The subfield of optics in which light propagation is approximated in terms of rays. It mainly includes reflection and refraction on surfaces.

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880 views

reflection at intersection of 2 mirrors

Consider 2 mirrors which intersect at an angle. If we draw a light ray intersecting the mirrors at their point of intersection, how will it reflect? What will be the normal at that point?
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1answer
79 views

Why Least Distance of Distinct Vision is treated as image distance in the lens equation.

Least distance of distinct vision is the minimum object's distance that is able to produce a distinct image on the retina. Yet, it is treated as image's distance while applying lens equation. Say, ...
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1answer
42 views

Reflection vs indices of refraction [closed]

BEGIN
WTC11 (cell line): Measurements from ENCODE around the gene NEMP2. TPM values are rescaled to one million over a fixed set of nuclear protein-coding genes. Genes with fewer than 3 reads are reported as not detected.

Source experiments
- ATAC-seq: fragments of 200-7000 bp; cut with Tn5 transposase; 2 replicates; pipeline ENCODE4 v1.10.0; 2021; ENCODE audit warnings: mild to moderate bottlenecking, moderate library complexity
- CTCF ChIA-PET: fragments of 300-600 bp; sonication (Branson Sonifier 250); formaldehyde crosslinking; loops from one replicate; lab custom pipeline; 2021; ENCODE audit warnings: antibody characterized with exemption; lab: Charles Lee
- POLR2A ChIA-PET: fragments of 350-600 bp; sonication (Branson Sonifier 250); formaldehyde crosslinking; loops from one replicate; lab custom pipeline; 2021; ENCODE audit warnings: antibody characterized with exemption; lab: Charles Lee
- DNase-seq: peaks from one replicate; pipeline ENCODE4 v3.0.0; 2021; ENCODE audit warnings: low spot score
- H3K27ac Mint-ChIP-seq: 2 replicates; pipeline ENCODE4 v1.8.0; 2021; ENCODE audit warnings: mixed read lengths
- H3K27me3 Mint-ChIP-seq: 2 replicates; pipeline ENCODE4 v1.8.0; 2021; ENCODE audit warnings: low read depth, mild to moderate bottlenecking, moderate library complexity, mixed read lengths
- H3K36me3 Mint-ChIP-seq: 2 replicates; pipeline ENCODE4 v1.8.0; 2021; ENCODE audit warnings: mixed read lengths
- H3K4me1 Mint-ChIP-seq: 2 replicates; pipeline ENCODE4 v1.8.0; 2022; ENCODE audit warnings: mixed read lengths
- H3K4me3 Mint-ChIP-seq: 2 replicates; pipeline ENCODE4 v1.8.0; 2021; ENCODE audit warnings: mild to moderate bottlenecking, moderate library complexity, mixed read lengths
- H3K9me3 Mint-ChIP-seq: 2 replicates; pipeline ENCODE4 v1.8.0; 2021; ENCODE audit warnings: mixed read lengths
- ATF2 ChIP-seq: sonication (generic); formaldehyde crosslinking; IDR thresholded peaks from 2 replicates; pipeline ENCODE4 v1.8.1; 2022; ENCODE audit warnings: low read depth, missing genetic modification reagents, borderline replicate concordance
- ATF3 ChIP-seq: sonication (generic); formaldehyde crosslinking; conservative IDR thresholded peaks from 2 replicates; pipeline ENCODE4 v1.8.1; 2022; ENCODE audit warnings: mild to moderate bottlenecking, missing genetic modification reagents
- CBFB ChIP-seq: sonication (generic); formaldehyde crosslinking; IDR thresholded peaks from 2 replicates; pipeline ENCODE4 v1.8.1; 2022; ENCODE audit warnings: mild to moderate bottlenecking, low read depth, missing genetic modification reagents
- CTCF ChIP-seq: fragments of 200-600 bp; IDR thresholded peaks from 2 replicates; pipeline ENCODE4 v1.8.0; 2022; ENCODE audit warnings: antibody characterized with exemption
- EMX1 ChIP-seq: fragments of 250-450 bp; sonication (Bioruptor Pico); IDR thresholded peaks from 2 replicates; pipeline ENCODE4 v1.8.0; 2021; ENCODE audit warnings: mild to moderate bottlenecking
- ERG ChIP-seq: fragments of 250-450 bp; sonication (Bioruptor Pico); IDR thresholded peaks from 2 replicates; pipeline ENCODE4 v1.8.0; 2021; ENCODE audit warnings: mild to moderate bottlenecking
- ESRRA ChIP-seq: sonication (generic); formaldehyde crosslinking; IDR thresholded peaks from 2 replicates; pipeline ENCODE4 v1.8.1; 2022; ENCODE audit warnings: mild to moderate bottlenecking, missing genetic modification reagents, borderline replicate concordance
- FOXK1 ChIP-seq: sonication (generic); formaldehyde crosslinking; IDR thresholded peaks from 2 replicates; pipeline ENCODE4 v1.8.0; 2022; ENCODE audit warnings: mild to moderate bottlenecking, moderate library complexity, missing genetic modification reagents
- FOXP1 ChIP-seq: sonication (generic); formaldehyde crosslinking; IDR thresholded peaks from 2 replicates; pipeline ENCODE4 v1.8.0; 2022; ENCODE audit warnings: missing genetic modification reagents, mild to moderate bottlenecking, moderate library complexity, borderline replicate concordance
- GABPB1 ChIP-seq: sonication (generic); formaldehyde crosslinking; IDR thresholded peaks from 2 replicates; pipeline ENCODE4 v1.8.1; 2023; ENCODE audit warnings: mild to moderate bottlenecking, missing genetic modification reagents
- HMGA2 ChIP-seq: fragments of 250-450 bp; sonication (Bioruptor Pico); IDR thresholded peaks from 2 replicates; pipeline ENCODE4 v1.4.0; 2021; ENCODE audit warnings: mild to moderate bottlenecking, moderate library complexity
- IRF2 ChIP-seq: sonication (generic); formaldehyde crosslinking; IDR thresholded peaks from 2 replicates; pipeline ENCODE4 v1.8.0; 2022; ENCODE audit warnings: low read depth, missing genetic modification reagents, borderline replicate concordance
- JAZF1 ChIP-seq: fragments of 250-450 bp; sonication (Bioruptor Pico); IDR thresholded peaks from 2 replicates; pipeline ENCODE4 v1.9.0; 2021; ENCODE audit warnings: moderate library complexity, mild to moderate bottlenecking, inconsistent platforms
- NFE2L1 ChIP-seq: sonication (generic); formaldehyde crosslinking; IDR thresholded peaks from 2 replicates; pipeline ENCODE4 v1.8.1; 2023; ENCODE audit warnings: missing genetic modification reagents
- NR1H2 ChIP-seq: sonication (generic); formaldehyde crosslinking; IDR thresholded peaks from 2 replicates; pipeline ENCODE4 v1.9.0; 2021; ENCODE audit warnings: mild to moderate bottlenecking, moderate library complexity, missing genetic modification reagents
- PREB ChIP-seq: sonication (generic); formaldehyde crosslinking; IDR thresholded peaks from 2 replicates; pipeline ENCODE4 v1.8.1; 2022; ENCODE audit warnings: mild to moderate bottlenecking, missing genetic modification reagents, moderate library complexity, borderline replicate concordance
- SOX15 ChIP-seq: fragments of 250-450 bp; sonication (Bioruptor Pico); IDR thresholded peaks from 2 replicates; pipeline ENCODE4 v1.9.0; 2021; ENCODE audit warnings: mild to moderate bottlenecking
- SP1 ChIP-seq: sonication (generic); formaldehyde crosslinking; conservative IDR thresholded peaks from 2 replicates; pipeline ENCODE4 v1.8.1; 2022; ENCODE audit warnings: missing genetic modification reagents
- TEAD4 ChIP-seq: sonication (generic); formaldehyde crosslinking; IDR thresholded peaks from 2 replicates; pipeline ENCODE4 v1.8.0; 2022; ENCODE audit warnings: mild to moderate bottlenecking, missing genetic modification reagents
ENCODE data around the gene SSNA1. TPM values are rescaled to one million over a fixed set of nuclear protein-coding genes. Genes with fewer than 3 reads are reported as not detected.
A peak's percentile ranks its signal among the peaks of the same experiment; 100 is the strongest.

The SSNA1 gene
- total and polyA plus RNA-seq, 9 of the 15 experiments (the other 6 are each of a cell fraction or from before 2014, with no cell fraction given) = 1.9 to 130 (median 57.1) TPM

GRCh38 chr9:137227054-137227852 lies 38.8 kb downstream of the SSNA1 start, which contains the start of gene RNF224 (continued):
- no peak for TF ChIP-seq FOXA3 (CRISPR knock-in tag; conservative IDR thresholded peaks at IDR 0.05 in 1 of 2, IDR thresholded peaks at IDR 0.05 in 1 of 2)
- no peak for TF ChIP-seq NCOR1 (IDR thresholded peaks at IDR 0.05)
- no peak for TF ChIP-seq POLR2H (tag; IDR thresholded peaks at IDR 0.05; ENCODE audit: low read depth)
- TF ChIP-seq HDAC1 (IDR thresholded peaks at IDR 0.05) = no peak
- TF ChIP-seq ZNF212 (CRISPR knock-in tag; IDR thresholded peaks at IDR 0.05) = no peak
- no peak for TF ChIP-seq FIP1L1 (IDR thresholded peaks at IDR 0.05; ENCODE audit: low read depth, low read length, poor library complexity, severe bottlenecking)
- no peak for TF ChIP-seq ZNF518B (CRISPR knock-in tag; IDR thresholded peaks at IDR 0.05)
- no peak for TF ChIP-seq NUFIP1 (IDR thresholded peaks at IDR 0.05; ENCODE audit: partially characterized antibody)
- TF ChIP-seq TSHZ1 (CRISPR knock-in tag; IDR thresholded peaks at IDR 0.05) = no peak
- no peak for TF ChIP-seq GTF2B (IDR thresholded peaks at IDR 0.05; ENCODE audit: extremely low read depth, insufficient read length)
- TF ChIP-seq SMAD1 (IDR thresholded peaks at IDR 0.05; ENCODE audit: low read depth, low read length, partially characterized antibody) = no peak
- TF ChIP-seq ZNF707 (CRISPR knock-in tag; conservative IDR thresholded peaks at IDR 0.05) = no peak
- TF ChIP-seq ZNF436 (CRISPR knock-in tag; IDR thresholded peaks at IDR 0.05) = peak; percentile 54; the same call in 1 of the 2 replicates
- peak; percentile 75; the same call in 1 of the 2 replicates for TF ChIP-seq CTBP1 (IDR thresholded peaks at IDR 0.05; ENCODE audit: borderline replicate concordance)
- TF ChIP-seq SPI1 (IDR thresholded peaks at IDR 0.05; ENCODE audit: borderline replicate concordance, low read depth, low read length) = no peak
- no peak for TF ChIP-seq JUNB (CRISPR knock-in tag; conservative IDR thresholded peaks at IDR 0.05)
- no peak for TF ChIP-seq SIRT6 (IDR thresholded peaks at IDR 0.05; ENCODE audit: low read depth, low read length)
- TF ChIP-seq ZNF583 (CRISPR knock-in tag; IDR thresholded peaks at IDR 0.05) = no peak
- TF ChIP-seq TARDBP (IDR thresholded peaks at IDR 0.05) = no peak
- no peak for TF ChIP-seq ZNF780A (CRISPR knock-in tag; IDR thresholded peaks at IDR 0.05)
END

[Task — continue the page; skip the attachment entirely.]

A magician during a show makes a glass lens with refractive index 1.47 disappear in a trough of liquid. What is the refractive index of the liquid? Could anyone please demonstrate with a ray diagram?
4
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0answers
68 views

Blonde hair looking green at certain angle

I have a friend who has blonde hair. And when look at an oblique angle, there's a tinge of light green in her hair. I've heard that the copper ion in pool water can make blonde hair green, but her ...
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0answers
40 views

size of an image formed by a concave mirror

a short linear object of length b lies along the axis of a concave mirror of focal length f at a distance u from the mirror.what is the size of the image? what i have done so far: since the ...
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2answers
148 views

Calculation of error in focal length? [closed]

$u=-10cm$ $v=10cm$ Using the formula the focal length is 5 cm. But how do I get the fractional error in focal length when neither $\Delta u$ nor $\Delta v$ are specified? The options given are ...